“Those who don’t learn history,” the philosopher George Santayana famously intoned, “are doomed to repeat it.” This includes The Washington Post, which seems determined to repeat its historical revisionism about Israel.
A Jan. 3, 2023 dispatch, “Right-wing Israeli minister challenges own government with visit to Temple Mount,” contained misleading omissions and falsehoods. Reporter Shira Rubin detailed Israeli politician Itamar Ben-Gvir’s recent visit to the Temple Mount, noting that it prompted “objections” by the prime minister’s office and “senior security officials,” as well as criticism from both the United States and Arab nations.
The Post described the Temple Mount merely as a “sensitive holy site in Jerusalem.” But this fails to properly denote the centrality of the site to the Jewish faith. In fact, the Temple Mount is the holiest site in Judaism. Despite this fact, Jewish access to the site is severely restricted — particularly when compared to the access granted to Muslims. The Temple Mount also houses what some consider to be the third-holiest mosque in Islam, the Al-Aqsa Mosque.
As Ricki Hollander, a senior research analyst for the Committee for Accuracy in Middle East Reporting and Analysis (CAMERA) has detailed, the Temple Mount has been revered by Jews “for millennia,” and “is the focus of their prayers and the site of Jewish pilgrimage, just as Mecca is Islam’s holiest site and the site of Muslim pilgrimage.”
The Temple Mount’s centrality to Judaism has made it a focal point for those who seek to deny Jewish political and social equality in the Jewish people’s ancestral homeland. Indeed, for this very reason, it has become a battleground — a place to contest not only Jewish rights but the very history of Judaism itself.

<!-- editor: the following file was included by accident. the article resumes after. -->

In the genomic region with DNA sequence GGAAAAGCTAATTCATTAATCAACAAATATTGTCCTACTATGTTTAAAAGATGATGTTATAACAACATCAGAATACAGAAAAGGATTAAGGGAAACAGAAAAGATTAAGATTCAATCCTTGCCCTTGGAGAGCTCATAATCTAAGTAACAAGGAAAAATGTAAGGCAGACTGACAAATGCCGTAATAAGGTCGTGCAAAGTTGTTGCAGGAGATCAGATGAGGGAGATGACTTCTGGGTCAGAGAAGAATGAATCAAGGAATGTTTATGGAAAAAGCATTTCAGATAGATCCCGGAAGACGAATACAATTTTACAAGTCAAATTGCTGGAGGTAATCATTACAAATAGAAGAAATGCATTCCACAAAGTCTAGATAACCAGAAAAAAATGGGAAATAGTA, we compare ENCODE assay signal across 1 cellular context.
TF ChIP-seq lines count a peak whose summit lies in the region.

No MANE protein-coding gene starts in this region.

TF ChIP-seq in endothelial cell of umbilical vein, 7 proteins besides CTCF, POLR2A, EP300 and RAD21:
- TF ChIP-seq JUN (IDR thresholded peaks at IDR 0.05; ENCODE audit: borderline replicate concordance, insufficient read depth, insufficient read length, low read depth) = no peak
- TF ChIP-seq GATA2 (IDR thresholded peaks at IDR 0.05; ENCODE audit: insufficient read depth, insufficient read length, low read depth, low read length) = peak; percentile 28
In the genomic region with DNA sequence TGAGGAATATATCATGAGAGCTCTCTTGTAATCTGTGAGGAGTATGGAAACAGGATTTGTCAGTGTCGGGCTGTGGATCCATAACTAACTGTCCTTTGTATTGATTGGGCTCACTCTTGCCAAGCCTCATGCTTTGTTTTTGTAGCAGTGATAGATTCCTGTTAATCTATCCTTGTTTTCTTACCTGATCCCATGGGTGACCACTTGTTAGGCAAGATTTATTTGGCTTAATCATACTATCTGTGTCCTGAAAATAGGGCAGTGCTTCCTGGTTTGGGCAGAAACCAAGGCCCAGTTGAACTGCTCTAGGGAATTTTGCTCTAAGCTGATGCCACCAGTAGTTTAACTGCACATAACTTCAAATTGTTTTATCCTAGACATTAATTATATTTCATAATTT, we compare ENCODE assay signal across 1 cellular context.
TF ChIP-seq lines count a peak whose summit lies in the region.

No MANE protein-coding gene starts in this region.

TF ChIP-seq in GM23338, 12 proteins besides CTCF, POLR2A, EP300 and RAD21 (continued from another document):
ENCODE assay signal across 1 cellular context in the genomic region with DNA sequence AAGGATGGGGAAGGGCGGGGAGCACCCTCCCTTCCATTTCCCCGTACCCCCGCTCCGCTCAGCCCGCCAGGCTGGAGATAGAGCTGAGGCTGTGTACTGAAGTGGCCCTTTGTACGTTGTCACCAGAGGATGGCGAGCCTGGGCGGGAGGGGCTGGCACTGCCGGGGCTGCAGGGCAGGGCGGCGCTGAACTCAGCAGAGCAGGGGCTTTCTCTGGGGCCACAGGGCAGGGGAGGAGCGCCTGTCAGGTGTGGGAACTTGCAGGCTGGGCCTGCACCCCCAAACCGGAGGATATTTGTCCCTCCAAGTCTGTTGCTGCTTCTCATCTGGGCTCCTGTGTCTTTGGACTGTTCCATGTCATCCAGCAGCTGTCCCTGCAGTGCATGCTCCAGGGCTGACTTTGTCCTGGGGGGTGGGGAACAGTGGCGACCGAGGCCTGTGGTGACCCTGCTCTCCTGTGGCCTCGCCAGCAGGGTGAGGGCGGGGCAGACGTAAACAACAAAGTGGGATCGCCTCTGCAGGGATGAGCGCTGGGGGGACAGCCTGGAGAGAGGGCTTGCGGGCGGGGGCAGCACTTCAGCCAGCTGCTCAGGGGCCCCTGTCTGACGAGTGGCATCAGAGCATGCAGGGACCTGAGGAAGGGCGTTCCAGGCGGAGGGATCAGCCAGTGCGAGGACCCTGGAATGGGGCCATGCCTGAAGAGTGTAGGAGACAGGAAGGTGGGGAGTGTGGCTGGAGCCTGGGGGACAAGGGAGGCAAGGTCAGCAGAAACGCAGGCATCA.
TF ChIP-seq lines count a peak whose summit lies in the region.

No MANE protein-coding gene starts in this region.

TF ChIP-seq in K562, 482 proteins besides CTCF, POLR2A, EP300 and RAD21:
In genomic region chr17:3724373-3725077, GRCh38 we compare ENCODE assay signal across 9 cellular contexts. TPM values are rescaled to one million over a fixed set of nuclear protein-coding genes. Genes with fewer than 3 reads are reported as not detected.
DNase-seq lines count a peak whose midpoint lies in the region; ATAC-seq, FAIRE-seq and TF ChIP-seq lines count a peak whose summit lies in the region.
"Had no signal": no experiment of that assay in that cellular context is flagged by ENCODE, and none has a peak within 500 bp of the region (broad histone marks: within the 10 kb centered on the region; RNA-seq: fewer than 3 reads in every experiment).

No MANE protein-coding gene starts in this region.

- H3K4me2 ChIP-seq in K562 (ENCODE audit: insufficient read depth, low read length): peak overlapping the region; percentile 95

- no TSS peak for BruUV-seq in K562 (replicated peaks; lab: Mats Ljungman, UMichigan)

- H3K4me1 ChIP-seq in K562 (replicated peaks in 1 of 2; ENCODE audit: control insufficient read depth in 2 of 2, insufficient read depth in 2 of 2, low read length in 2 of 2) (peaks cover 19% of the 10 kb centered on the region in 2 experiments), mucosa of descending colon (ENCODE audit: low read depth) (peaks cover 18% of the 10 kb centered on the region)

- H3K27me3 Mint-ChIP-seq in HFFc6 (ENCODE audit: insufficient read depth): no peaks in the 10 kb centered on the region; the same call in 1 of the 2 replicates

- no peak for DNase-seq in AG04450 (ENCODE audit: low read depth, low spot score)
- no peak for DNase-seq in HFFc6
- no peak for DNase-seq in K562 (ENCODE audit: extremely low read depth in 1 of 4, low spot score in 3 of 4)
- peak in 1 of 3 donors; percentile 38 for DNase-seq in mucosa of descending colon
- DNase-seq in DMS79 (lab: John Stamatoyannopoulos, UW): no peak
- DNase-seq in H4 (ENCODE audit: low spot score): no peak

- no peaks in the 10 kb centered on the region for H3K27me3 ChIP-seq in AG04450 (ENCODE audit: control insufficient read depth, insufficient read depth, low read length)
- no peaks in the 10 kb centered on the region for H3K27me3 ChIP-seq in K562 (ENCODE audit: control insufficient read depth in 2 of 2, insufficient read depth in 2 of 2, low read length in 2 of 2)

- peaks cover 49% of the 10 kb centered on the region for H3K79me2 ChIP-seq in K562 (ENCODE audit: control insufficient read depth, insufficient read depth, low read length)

As the historian Daniel Pipes has persuasively argued, the Al-Aqsa Mosque had languished in the latter part of Jerusalem’s rule by the Ottoman Empire (1517-1917). Only in recent decades has the mosque come to be described as the “third-holiest” site in Islam.
Fatah, the movement that controls the Palestinian Authority (PA), calls its terrorist wing “al-Aqsa Martyrs Brigade” and terrorists the world over, from Hamas in the Gaza Strip to the ruling theocrats in Tehran, have used the mosque as a staple of their propaganda.
Indeed, as CAMERA has documented, the Palestine Liberation Organization (PLO), the umbrella organization that includes Fatah and other movements, has even issued “guidelines” to reporters that encourage minimizing the Jewish connection to the Temple Mount. Ditto for Hamas, Fatah’s rival.
Palestinian Arab rulers have also used the religious site to incite anti-Jewish violence, by claiming that Jews seek to “destroy” or “desecrate” Al-Aqsa and upend the status quo. As the Jerusalem Center for Public Affairs (JCPA) noted in an exhaustive report on the subject, “’Al-Aqsa is in danger’ is a classic libel that was embroidered in the first half of the twentieth century against the Jewish people, the Zionist movement, and eventually the state of Israel.”
Unfortunately, the Washington Post’s description of the Temple Mount doesn’t convey this important history. Indeed, the Post simply describes the Temple Mount as “revered in Judaism,” while noting that it is “also revered” by Muslims.
Worse still, the newspaper incorrectly asserts that “a visit to the site by Ariel Sharon, then opposition leader, in 2000 with an army of security guards set off the years of fighting of the second intifada.”
The Second Intifada was a five-year-long terror war, in which thousands of Israelis were murdered and maimed in a coordinated assault by Palestinian terrorists.
This narrative about the start of the Second Intifada is common. It also has the implicit “benefit” of blaming Jews for the violence that is meted out against them — a staple of antisemitism. It also infantilizes Palestinians, portraying them as merely reacting to Israeli actions. And as CAMERA has documented, this lie has been roundly debunked.